While the idea that you truly can have it all with enough desire, faith, and hard work is very motivating and feel-good, it’s unrealistic. In the long run, your expectations (of both yourself and the world around you) will be so high, you will be setting yourself up for a rude awakening when you wake up one day and realize the limitations of the path you took in life.
However, this post wasn’t designed to discourage you from your goals. Never let anything stop you from pursuing what’s most important to you. But at the same time, never forget that by choosing to pursue one goal, you are likely doing so at the sacrifice of other goals that may be very important to you as well. For example, if your most desired goal takes 20 years to accomplish, make sure you understand what you could’ve been doing in those 20 years that you’re giving up to achieve it.
As a personal example, by accepting an offer for my dream job right after graduating college, I will no longer be able to travel through Asia as I had planned to do for two years. If I rate this job as a 10 out of 10 on the scale of what I desire, traveling Asia is an 8.5 out of 10. But here’s the interesting thing. By being aware that I’m sacrificing travel to pursue the job of my dreams—and being completely fine with that decision—I feel liberated. I no longer feel the stress of wondering, “How can I do it all like those successful people I’ve read about?” I’ve let go of the myth of having it all, and I’m totally happy with the decision I’ve made. I feel free.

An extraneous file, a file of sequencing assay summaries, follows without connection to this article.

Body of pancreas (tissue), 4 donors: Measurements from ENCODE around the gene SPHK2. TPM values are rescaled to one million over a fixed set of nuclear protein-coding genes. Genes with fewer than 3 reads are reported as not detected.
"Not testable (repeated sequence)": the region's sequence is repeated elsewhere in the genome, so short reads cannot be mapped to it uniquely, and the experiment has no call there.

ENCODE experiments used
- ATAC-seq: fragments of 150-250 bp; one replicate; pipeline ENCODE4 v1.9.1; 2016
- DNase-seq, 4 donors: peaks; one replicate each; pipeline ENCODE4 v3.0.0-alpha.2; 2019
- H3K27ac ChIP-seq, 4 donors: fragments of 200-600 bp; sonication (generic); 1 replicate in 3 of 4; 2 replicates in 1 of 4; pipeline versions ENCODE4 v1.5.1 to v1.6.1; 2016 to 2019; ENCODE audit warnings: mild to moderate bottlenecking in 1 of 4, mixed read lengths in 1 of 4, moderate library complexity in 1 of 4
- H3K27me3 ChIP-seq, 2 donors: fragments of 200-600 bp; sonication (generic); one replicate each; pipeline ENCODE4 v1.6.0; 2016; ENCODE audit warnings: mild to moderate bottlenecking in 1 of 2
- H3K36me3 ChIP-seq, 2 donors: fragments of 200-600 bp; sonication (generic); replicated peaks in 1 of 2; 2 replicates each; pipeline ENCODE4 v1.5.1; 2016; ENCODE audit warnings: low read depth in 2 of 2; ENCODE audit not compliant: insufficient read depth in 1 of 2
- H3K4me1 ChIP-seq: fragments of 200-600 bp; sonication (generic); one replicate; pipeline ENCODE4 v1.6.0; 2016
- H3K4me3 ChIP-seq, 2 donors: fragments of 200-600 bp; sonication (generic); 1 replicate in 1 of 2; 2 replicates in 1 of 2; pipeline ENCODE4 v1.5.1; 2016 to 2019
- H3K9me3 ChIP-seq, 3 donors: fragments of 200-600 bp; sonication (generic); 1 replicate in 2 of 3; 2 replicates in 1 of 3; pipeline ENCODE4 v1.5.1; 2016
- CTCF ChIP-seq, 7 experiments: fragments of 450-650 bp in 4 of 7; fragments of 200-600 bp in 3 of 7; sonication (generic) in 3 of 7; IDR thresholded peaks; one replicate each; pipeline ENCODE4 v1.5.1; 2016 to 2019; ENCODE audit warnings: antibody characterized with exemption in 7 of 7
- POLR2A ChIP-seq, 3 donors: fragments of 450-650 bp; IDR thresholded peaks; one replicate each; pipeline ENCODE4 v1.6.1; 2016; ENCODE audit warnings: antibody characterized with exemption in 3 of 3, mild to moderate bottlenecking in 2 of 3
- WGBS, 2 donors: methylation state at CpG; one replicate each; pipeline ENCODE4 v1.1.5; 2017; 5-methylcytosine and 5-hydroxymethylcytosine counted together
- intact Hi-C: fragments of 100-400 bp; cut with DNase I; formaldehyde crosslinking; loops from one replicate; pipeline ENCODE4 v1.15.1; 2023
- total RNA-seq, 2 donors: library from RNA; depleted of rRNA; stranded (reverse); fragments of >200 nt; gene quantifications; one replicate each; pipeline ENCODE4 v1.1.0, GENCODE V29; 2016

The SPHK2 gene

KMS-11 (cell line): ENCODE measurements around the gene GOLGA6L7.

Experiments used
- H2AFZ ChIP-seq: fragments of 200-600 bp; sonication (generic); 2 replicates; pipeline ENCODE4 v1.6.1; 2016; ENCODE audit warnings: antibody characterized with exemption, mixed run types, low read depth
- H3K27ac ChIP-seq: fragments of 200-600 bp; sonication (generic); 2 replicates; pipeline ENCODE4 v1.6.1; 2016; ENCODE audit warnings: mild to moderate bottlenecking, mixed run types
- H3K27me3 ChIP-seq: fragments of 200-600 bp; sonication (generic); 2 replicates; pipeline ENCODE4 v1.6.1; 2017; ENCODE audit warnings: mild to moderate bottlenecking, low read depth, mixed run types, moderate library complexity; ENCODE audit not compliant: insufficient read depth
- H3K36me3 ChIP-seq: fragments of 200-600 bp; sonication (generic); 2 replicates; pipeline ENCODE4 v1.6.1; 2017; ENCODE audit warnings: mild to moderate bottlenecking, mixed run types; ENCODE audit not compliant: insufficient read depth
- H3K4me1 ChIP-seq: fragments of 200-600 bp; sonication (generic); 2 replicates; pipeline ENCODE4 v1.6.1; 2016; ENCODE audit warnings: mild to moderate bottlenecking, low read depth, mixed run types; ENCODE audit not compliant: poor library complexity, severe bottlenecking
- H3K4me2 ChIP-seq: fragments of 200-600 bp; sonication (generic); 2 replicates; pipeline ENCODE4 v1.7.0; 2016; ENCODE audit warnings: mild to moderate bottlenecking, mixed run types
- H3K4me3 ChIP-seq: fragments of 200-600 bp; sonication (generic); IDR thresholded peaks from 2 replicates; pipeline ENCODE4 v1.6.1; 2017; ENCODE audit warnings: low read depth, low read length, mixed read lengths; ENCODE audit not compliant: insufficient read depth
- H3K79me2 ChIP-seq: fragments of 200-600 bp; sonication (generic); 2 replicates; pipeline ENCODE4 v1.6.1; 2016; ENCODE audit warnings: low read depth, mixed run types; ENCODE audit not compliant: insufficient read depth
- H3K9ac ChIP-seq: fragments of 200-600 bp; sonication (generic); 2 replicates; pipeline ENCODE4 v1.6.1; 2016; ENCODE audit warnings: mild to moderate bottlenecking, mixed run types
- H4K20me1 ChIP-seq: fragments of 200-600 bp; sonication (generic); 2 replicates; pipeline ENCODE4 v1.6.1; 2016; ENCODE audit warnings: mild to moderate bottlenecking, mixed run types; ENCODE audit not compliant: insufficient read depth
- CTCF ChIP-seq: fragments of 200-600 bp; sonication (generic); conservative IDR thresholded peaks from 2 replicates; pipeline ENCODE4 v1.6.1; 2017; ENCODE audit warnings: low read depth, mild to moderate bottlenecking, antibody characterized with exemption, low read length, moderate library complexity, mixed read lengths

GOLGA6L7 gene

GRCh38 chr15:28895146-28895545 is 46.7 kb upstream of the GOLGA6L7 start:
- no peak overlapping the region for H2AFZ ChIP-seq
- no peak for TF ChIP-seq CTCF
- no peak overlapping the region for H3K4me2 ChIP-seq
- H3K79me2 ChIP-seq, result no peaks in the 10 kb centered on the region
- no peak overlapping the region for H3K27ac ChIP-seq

My motivation and desire to succeed has never been higher, and by cutting out the stress from imposing unrealistic expectations on myself, I’m more focused than ever before. My goal is to give you the same feeling when you set life-altering goals of your own
For more on this subject, I highly recommend the TED Talk that first gave me the inspiration for this post:
I'm Jon Guerrera, a life hacker at heart, and the man behind the scenes here at Living For Improvement. This blog documents all of my successes, failures, experiments and lessons learned as I hack my way to happiness, fulfillment and success.
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Unlimited Drive is the result of four years of diligent research on what drives people to achieve great things. I always wondered how the most successful people in the world could reach such high levels of success and accomplishment. Well, I found the answer and wrote an ebook so I could pass it on to you (for free).